Estonia has given Putin’s spreading regional homophobia the finger by becoming the first former Soviet state to legally recognise gay relationships.
On Thursday, members of the country’s parliament voted 40-38 to approve a bill allowing all couples – including gay and lesbian couples – to register their relationships as civil unions.
The Civil Partnership Act, which has been the subject of much controversy, grants same-sex couples similar rights and responsibilities to those of heterosexual married couples. The law will come into effect on January 1, 2016.
With a population of 1.3 million, Estonia was part of the Russian-led Soviet empire until it declared its independence in 1991. With a population of just 1.3 million people, it is now a member of the European Union and of Nato.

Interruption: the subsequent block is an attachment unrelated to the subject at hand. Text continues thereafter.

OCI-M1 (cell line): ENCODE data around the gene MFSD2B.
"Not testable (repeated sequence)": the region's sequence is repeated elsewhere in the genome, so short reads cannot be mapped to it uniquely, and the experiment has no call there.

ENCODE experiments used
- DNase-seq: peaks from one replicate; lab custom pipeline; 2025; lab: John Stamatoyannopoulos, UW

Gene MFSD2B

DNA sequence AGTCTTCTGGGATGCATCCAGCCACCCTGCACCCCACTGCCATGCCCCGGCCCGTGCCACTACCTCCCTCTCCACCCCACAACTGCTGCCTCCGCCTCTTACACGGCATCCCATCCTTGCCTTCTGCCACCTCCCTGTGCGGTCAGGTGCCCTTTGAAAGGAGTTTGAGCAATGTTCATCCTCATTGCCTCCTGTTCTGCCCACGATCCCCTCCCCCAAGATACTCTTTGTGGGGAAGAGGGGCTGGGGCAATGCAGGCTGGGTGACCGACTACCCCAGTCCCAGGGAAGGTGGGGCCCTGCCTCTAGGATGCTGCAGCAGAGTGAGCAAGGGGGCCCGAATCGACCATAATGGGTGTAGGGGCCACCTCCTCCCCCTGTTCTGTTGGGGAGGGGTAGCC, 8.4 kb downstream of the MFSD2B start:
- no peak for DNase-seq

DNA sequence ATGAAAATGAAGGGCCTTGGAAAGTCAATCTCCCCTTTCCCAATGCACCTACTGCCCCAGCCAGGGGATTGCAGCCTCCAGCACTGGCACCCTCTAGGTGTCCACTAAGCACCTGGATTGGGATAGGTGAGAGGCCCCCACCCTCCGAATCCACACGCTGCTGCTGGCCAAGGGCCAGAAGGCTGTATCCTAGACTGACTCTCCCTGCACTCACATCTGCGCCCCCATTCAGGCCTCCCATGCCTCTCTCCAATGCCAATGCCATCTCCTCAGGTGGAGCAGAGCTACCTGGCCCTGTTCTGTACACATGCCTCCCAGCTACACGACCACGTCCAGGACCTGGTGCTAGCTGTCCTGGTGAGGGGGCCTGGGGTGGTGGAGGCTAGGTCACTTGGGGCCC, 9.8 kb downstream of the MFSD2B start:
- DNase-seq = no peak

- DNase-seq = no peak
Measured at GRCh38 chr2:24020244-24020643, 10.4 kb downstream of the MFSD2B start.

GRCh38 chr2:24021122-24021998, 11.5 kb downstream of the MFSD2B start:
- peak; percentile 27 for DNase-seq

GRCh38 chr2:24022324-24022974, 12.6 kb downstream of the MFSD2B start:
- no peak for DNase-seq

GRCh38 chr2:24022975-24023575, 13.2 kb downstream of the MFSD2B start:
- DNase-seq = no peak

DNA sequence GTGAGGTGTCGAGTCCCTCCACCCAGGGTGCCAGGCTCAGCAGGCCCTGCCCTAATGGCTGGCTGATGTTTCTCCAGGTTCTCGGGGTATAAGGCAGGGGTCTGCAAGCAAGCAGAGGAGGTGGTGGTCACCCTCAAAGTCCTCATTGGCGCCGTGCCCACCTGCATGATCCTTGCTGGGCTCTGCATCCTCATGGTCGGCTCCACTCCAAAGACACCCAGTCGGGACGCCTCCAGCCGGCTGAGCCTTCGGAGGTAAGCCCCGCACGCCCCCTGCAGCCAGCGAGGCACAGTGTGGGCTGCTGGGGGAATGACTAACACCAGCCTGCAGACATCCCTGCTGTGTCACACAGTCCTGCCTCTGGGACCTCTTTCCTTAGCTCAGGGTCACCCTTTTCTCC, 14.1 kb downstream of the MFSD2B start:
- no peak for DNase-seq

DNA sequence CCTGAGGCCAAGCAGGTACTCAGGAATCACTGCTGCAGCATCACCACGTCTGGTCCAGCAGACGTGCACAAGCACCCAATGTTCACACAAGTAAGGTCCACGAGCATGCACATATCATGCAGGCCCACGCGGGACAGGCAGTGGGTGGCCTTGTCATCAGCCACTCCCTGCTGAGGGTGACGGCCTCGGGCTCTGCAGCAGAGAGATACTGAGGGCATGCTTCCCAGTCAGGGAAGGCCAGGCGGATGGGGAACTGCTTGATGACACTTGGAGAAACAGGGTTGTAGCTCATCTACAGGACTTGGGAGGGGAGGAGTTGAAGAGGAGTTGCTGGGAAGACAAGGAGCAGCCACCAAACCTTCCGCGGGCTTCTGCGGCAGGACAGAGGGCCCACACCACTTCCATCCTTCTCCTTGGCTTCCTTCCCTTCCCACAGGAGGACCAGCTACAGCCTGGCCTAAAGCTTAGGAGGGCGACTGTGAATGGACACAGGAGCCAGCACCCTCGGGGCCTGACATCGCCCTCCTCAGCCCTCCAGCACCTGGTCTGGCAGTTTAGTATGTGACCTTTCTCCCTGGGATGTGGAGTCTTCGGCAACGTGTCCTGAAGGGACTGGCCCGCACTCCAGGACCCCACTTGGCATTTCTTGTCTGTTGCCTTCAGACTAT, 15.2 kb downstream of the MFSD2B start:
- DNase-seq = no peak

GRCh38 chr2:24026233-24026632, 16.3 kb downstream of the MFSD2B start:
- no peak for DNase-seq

“By passing this law, Estonia made a leap towards a society that is more free, more equal and values human rights for all,” said Kari Käsper, Head of the Estonian Human Rights Centre.
“The thousands of individuals who each in their own courageous way spoke out and took a stand for human rights and equality are an inspiration not only to everyone in Estonia but to other peoples and states in the region,” he explained.
The country’s move bucks the trend of some countries in the region emulating Russia’s anti-gay policies. In Kyrgyzstan, another former soviet nation, lawmakers are considering a “gay propaganda” law similar to that signed by President Putin in June last year.